Know Your Digits?
Who can recall their home phone number when they were young? Me too! However, I have not memorized my children’s numbers today. Alexander Graham Bell is credited with inventing the first phone in 1876 (the reality is he patented it first). In fact, today’s smart phones have more components than the NASA guidance computer for Apollo 11. The smartphone has transformed our world in countless way.
Where Are Your Photo Albums?
Technology size shrinks while the capacity expands. Today our phones are computers. We have computer tablets with enough power to play movies and video games. We no longer need large machines to ‘store’ our important documents, photos, and other memories since they all live in computer clouds hidden and mysterious, but we accept them just the same. What about people and communities without internet? Do they have access to this technology? Are they able to fully participate in this twenty-first century world?
The Digital Divide Means Unequal Opportunities
Today, twenty-four million Americans lack internet service at home. In fact, rural , tribal communities and inner-city neighborhoods struggle to find a signal. Senior and disabled adults living in government subsidized housing lack the funds and often the infrastructure for internet access. Families tell stories of sitting in business parking lots to capture a signal so the kids can complete homework assignments. Others are using community libraries for affordable services. The US President recently announced a national Online for All program. In his remarks he highlighted our current digital divide.
Forty billion dollars will be dispersed across our fifty states and territories to locations where high-speed internet does not exist today. This is a revolution. Internet is no longer a luxury, it is an essential as clean water, power, and all other utilities that keep us safe and healthy. Internet is our access to employment, healthcare, banking, community and government services, and the list goes on. This new program intends to move fast so that everyone has high-speed internet access by 2024 (call me cynical but I think it will be by the next Presidential election).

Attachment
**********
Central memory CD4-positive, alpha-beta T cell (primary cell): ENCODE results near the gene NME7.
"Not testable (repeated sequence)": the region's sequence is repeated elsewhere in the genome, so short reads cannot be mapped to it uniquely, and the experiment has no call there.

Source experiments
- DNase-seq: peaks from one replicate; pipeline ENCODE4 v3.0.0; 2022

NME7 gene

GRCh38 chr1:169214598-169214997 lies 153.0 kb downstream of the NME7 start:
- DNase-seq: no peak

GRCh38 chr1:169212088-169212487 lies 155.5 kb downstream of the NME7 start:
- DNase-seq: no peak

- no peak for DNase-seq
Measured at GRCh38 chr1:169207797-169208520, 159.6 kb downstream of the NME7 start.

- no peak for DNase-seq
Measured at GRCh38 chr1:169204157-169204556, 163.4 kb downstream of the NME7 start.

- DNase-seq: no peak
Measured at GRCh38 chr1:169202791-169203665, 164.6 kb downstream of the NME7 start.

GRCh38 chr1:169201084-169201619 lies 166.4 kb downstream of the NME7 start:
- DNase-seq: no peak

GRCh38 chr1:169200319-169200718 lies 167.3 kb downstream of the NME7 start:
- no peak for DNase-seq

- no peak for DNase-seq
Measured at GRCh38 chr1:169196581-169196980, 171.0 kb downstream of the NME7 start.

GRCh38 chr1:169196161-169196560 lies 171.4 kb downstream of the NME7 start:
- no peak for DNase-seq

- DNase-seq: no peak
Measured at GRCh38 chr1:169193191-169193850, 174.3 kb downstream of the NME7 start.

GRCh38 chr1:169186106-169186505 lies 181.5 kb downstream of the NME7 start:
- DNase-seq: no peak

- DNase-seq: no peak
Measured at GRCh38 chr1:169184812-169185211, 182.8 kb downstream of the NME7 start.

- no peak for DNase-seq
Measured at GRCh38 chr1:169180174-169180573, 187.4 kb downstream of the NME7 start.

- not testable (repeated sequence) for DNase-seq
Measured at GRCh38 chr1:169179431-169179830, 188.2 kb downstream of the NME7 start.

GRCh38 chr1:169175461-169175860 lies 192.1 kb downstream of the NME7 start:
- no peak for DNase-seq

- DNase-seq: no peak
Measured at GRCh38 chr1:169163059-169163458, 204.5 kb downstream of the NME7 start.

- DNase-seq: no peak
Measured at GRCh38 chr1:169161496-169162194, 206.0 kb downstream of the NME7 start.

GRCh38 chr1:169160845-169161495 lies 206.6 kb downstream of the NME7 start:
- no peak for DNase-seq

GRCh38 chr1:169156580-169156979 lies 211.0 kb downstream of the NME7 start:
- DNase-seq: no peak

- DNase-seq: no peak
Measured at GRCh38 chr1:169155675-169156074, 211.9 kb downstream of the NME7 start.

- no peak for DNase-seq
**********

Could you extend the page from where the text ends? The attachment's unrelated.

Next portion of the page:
A household is eligible for the Affordable Connectivity Program if the household income is at or below 200% of the Federal Poverty Guidelines, or if a member of the household participate in at least one of these programs: Federal Pell grants, existing low-income internet programs, Department of Agriculture school lunch and Supplemental Nutrition programs, Medicaid or federal housing programs. In addition, citizens receiving SSI, veteran pensions, WIC, or Lifeline services are also eligible for high-speed internet subsidies. Lastly tribal communities on Qualifying Tribal lands:and receive federal assistance also qualify.
The Price is Right
High-speed internet access is meaningless if you can not afford it. Central to this new program is a reduced monthly fee for qualifying citizens. I encourage you to share the site using the above linked button. We can connect the vulnerable people we serve by assisting them to sign-up for the program. But there’s more (sorry, I was challenging Bob Barker), a new tablet can be yours if the price is right. The program also pays for a device to use with the limit of one per household. This button below links to the site to purchase a laptop, desktop computer, or tablet from certain participating providers, with a small copay.